Mass spec - Whats the nitrogen rule all about

In summary, the nitrogen rule states that if the molecular mass of an unknown compound is an odd number, the compound contains an odd number of nitrogens in its molecular formula. This rule applies to compounds with covalent bonds, as all atoms with an odd number of bonds have an odd atomic mass.
  • #1
CrimpJiggler
149
1
I missed the first week of college so I've fallen a bit behind. The main class I'm struggling with is mass spec since its relatively new to me. Whats really boggling my mind is this "nitrogen rule". Heres a quote from another site:
If the molecular mass of an unknown compound to the nearest integer value is an odd number, the compound contains an odd number of nitrogens in its molecular formula. Correspondingly, if the molecular mass is an even number, the compound contains zero or an even number of nitrogens in its molecular formula. This rule, illustrated below, results from nitrogen having a valence of three and an even atomic mass.
I'm trying to get my head around this. So nitrogen has a valence of 3 and an even atomic mass. Testing this out with trimethylamine, I see it works because the 3 methyl groups will add up to 39, so adding that to nitrogens even atomic mass, you get an odd number.

Does this really work in all cases? If I see a molecular ion with an odd molecular mass, is this solid evidence that the compound contains 1 or more nitrogen atoms? Does it apply to all organic compounds, or only compounds with common heteroatoms like halogens and chalcogens etc. I'm trying to get an understanding of why it works, but that seems mighty complicated.
 
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  • #2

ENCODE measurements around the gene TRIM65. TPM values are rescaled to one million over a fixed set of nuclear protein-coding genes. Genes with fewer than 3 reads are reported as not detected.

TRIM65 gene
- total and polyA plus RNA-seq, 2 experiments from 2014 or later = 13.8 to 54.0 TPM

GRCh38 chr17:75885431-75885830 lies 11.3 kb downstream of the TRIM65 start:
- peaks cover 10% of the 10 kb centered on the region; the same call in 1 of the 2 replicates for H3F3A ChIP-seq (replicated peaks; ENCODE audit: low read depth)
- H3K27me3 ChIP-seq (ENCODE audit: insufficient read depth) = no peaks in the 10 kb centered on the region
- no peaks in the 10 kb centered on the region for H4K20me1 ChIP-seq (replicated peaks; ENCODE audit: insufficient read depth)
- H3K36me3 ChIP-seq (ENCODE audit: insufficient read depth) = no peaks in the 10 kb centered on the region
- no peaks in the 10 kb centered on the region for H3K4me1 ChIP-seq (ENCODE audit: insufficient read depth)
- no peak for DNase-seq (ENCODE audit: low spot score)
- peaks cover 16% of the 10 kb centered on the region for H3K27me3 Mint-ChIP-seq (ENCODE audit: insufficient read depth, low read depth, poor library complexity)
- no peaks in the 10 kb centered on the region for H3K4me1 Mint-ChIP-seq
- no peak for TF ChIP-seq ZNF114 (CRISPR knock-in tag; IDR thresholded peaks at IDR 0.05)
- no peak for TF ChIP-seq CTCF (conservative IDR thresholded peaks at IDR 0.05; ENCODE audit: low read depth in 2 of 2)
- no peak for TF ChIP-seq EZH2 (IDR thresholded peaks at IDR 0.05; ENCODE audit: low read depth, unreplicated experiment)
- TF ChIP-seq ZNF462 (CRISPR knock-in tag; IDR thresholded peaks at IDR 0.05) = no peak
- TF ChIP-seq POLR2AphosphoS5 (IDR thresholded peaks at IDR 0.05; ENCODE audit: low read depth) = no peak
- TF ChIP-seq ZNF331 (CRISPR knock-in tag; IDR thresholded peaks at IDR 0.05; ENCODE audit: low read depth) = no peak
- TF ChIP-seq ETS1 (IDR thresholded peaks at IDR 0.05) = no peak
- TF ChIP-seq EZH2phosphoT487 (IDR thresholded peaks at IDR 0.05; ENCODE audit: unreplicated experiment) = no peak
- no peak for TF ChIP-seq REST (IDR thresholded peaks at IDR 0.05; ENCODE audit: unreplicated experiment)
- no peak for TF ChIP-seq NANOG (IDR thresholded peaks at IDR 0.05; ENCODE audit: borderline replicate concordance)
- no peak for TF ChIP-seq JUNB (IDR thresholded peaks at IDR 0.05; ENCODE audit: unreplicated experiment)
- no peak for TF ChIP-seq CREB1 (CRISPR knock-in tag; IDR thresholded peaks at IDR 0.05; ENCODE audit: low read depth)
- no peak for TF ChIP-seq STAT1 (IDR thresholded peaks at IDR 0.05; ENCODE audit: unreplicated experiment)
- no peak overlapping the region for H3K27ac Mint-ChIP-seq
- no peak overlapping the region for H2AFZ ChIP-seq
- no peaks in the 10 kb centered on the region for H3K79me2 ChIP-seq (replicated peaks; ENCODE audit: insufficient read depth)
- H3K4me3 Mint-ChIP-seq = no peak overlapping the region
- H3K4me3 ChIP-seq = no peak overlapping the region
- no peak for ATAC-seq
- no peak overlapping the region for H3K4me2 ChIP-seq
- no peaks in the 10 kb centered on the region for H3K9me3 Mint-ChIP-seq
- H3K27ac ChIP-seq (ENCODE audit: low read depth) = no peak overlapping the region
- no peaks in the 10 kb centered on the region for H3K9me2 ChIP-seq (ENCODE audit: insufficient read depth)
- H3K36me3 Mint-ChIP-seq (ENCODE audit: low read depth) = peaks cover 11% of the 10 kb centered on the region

It applies as long as you just have covalent bonds, all atoms (apart from nitrogen) with an odd number of bonds have an odd atomic mass, and all atoms with an even number of bonds have an even atomic mass.
It does not work if one of those conditions is not satisfied.

You can show this in an inductive way. Every elementary modification you can perform on molecules (add/remove one atom, make/break rings, add/remove hydrogen if necessary) does not change the validity of the rule, and the "trivial molecule" (no atoms) satisfies the rule, too.
 
  • #3
Nitrogen rule is only a rule of thumb. It works in most cases that you will probably deal with - most organic compounds are made of CHNO. Add S and it is still OK, add P or halogen, and it fails.
 
  • #4
mfb: Ah, I get it now. Thanks.

Borek: It fails with halogens in there? Why not? Most halogens have an even atomic mass.
 
  • #5
CrimpJiggler said:
Most halogens have an even atomic mass.

F - 19
Cl - 35.5
Br - 80
I - 127

Define "most". 1 out of 4?

But I was partially wrong, for some reason I thought Br is 81. I should have check.
 

Related to Mass spec - Whats the nitrogen rule all about

1. What is the nitrogen rule in mass spectrometry?

The nitrogen rule is a rule used in mass spectrometry to determine the molecular formula of an unknown compound. It states that the number of nitrogen atoms present in a compound can be determined by subtracting the sum of the carbon, hydrogen, and oxygen atoms from the molecular weight divided by 14.

2. How is the nitrogen rule used in mass spectrometry?

The nitrogen rule is used by mass spectrometers to help identify the molecular formula of an unknown compound. By determining the number of nitrogen atoms present, the molecular formula can be narrowed down and compared to known compounds to determine the identity of the unknown compound.

3. Is the nitrogen rule always accurate?

No, the nitrogen rule is not always accurate. There are exceptions to the rule, such as compounds with unusual structures or isotopic variations. It is important to use the nitrogen rule as a guide and not rely solely on it for determining the molecular formula of a compound.

4. Can the nitrogen rule be used for all types of compounds?

The nitrogen rule can be used for most organic compounds, but it is not applicable to inorganic compounds. It also may not be accurate for compounds with a high degree of unsaturation or compounds with heteroatoms other than nitrogen.

5. Are there any alternative methods for determining molecular formula in mass spectrometry?

Yes, there are alternative methods for determining molecular formula in mass spectrometry. These include high-resolution mass spectrometry and tandem mass spectrometry techniques, which can provide more accurate and detailed information about the molecular formula of a compound compared to the nitrogen rule.

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